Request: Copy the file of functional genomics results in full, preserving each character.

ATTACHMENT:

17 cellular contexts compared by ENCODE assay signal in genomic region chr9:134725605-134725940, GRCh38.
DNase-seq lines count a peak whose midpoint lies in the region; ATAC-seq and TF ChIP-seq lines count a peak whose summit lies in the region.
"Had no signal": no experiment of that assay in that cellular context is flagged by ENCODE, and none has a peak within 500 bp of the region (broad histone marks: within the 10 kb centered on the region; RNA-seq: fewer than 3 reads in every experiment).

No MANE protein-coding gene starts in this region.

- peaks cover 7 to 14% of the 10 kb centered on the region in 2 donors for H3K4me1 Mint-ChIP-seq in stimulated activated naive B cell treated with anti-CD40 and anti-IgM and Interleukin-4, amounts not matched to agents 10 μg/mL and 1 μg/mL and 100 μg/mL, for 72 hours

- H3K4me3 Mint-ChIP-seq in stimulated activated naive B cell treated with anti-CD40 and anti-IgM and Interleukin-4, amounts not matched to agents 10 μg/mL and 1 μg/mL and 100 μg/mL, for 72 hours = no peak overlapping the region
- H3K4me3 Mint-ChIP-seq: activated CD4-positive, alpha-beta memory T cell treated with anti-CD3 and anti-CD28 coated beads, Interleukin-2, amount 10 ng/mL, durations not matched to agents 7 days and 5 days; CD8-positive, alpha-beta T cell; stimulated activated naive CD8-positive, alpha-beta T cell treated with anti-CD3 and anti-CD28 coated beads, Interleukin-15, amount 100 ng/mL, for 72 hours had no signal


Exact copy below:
17 cellular contexts compared by ENCODE assay signal in genomic region chr9:134725605-134725940, GRCh38.
DNase-seq lines count a peak whose midpoint lies in the region; ATAC-seq and TF ChIP-seq lines count a peak whose summit lies in the region.
"Had no signal": no experiment of that assay in that cellular context is flagged by ENCODE, and none has a peak within 500 bp of the region (broad histone marks: within the 10 kb centered on the region; RNA-seq: fewer than 3 reads in every experiment).

No MANE protein-coding gene starts in this region.

- peaks cover 7 to 14% of the 10 kb centered on the region in 2 donors for H3K4me1 Mint-ChIP-seq in stimulated activated naive B cell treated with anti-CD40 and anti-IgM and Interleukin-4, amounts not matched to agents 10 μg/mL and 1 μg/mL and 100 μg/mL, for 72 hours

- H3K4me3 Mint-ChIP-seq in stimulated activated naive B cell treated with anti-CD40 and anti-IgM and Interleukin-4, amounts not matched to agents 10 μg/mL and 1 μg/mL and 100 μg/mL, for 72 hours = no peak overlapping the region
- H3K4me3 Mint-ChIP-seq: activated CD4-positive, alpha-beta memory T cell treated with anti-CD3 and anti-CD28 coated beads, Interleukin-2, amount 10 ng/mL, durations not matched to agents 7 days and 5 days; CD8-positive, alpha-beta T cell; stimulated activated naive CD8-positive, alpha-beta T cell treated with anti-CD3 and anti-CD28 coated beads, Interleukin-15, amount 100 ng/mL, for 72 hours had no signal